Also, we were honoured to partner with the BBC to design the BBC micro:bit, the most ambitious education product the BBC has created in over 30 years. A tech tool used to teach young people to make and code, the BBC micro:bit was given to 1 million kids for free in 2016.
What are your projects you are currently working on within your company? How can we all contribute when it comes to making STEM more attractive to young children, especially girls?
We have just launched The Mover Kit which has been a huge and exciting project for us. The Mover is the first toy wearable for kids that they can make and code themselves.
It’s an intuitive way for kids aged 8 and over to learn the fundamentals of electronics, programming and how to creatively problem solve with computational thinking. It encourages children to learn by doing what they do best - being active and playing! To accompany the wearable, we have also created an inspiring and educational ‘Make’ platform filled with projects that help kids invent and code with their Mover Kit.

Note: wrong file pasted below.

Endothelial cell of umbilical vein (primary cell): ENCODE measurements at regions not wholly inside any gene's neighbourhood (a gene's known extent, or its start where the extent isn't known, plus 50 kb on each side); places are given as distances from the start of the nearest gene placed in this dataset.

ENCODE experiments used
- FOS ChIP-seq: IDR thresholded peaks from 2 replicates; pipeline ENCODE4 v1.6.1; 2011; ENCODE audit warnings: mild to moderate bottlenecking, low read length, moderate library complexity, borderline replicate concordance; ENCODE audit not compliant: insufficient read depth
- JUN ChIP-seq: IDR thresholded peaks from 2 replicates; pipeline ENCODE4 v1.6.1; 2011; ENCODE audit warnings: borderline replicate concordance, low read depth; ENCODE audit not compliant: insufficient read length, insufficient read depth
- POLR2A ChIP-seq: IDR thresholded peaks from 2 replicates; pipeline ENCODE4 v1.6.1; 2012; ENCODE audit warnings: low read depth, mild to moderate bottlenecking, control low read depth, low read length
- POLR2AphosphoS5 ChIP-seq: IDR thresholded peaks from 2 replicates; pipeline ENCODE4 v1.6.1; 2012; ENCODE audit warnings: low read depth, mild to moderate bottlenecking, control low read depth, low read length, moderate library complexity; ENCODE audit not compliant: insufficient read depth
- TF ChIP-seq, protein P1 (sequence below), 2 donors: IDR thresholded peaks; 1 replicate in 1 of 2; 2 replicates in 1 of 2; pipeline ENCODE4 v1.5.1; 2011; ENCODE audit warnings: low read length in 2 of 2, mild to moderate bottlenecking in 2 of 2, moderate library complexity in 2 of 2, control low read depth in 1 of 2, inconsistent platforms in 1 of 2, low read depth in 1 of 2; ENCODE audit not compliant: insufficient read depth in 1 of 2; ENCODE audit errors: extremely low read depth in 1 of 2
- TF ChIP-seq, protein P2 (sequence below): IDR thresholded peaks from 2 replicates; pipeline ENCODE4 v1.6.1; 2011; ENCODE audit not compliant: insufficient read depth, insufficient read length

When designing The Mover, we wanted to create a fun, do-it-yourself product that encourages creativity along with active play. The beauty of the Mover Kit is that it helps kids to learn and become comfortable with programming while moving and staying active
As an industry we owe so much to pioneering women such as Radia Perlman, Hedy Lamarr, and the many female software engineers who drove coding in the 1960’s, we need to combat pre-existing cliches and encourage women to apply for technology roles. We also need to create products and apps for women, by women, that enable them to picture themselves in those roles and break the vicious cycle that is still evident across the board.
What will be the key trends in the wearable tech and IoT industry in the next 5 years and where do you see it heading?